Tina Kotek, the Democratic nominee locked in a dead heat in the Oregon governor’s race, took time out from campaigning Oct. 10 to hold a “roundtable on campaign finance reform.” The event was occasioned by Nike co-founder Phil Knight writing Kotek’s Republican opponent, Christine Drazan, a check for $1 million on Oct. 6.
“Oregon is in danger of flipping red due to the influx of large donations from billionaires and corporate special interests looking to influence the election,” Kotek’s campaign wrote in an email publicizing the roundtable.
There’s some irony in Kotek’s newfound interest in limiting campaign contributions.
First, despite Knight’s check, Kotek led Drazan as of Oct. 10 in total fundraising: $16 million to $14.5 million.
Second, as the longest-serving House speaker in Oregon history (nine years, ending in January 2022), Kotek demonstrated a steely efficiency at passing difficult bills—except ones that would limit campaign contributions.
Democrats have professed interest in such limits for years, certainly since they took control of the Oregon Legislature in 2007. Yet, to cite just one example, the good-government watchdog group Common Cause took the unusual step in 2019 of launching a petition to put pressure on Kotek.
“The Oregon Legislature is SO close to passing real campaign finance reform—but with the session winding down to a close, House Speaker Tina Kotek refuses to move the bill,” the petition read, late in the 2019 session.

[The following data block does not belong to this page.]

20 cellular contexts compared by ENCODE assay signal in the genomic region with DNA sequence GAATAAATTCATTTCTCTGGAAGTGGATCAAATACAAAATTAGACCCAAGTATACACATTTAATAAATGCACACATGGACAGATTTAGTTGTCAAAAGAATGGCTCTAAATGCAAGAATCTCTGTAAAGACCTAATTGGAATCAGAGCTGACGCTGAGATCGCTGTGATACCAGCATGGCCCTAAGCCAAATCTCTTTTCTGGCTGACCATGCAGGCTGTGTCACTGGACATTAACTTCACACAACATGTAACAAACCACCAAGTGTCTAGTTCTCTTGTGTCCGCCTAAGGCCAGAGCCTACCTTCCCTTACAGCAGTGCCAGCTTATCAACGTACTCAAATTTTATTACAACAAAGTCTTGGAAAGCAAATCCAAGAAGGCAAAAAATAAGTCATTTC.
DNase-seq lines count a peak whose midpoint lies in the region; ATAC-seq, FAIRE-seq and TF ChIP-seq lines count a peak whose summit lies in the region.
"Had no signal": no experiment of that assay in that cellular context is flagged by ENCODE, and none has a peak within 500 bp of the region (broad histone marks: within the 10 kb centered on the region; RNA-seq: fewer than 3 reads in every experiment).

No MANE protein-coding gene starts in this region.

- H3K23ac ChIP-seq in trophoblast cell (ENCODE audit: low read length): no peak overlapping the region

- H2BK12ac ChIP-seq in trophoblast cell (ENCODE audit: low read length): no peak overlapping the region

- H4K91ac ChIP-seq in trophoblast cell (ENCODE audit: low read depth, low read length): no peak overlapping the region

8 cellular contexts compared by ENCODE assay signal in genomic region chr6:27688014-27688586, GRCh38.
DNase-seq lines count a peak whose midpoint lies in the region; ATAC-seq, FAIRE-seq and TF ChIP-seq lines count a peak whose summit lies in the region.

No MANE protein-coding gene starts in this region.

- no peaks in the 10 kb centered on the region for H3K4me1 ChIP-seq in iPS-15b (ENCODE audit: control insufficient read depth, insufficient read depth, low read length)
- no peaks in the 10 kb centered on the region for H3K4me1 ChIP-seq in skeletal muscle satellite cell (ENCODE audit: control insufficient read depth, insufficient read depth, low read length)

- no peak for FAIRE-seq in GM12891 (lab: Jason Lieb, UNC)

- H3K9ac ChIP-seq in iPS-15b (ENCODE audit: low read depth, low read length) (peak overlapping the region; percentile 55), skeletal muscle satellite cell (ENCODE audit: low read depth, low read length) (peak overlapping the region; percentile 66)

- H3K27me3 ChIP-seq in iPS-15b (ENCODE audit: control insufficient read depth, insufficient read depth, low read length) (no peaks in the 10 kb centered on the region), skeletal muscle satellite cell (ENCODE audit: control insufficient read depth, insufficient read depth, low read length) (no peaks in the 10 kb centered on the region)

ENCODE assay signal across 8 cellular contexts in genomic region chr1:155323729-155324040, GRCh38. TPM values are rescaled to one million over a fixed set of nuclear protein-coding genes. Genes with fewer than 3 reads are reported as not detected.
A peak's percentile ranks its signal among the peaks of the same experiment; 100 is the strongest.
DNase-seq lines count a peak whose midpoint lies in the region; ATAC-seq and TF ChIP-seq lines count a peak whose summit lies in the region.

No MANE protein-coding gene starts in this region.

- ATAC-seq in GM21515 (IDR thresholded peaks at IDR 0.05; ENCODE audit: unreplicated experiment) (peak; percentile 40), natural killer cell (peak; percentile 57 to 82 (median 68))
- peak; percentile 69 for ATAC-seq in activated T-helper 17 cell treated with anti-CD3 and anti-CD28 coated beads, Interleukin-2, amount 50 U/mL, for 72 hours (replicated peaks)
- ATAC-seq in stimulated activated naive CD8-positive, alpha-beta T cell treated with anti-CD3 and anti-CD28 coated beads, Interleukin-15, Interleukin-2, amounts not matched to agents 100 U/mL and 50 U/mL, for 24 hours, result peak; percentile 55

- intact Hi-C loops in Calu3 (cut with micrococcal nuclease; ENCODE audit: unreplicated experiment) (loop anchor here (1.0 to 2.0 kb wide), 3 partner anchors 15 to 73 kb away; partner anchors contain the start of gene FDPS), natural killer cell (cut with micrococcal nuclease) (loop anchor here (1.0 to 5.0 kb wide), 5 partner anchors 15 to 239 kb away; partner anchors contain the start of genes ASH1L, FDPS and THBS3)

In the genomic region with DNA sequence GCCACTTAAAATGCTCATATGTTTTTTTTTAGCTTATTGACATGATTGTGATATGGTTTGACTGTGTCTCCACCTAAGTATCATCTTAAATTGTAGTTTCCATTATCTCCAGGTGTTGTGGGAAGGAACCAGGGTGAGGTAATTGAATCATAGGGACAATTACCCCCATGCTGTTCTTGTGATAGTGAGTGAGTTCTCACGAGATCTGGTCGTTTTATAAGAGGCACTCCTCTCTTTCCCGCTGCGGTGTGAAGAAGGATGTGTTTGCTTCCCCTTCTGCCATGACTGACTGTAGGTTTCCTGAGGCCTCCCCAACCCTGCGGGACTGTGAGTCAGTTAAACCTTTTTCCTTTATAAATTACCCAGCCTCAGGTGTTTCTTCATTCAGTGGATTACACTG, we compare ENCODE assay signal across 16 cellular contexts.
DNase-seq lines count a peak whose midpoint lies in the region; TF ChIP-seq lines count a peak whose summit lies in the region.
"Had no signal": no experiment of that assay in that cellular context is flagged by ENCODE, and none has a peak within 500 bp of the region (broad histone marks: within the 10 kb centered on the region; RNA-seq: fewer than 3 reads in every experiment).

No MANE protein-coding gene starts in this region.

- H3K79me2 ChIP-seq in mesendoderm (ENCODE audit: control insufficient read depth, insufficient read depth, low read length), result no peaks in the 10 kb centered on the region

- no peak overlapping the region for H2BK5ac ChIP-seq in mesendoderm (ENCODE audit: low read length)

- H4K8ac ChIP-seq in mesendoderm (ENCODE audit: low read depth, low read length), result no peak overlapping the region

That bill, Senate Joint Resolution 18, passed on the final day of session and became Ballot Measure 107. (A companion bill that would have imposed contribution limits passed the House but died without a vote in the Senate.) Measure 107, which amended the Oregon Constitution to allow campaign contribution and spending limits, passed in 2020 with more than 78% of the vote. But since then, the Legislature has failed to pass any bills enacting the contribution limits the constitution now allows.
Oregon remains one of just five states, according to the National Conference of State Legislatures, that have no statewide contribution limits.
That has meant ever-escalating spending: In 2010, candidates for governor spent a combined $20 million; by 2018, that number had doubled. This year, Kotek, Drazan and the unaffiliated candidate, former state Sen. Betsy Johnson (D-Scappoose), have already raised more than $45 million, with nearly a month to go until Election Day.
Not all of that money has come from billionaires like Knight. Kotek has outraised her two opponents thanks to the largesse of organized labor, whose giving isn’t subject to limits either—and has poured $3 million into her campaign.
Unions have been leery of restrictions on their ability to make contributions, which has stalled progress on limits.
Kotek, who has built her career on strong relationships with unions, has never shown much enthusiasm for curbing their power. Kotek’s campaign spokeswoman, Katie Wertheimer, says if Kotek wins, however, she’ll push for limits.
“She has elevated this issue in her campaign because it’s a priority that she will bring forward as governor,” Wertheimer says. “In the meantime, the laws are what they are, and Tina is building a campaign to win.”
But Patrick Starnes, a cabinetmaker from Brownsville, Ore., who has twice run for governor on a one-issue platform—campaign finance reform—says Kotek may finally have come to understand the importance of limits.
“Protecting your caucus as speaker in a safe Portland district is way different than running for statewide office in all 36 counties,” Starnes tells WW. “The former speaker didn’t plan on Phil Knight financing a signature-gathering spoiler,” referring to Johnson, whom Knight bankrolled earlier in the race.
Knight, 84, is clearly living rent-free in Democrats’ minds.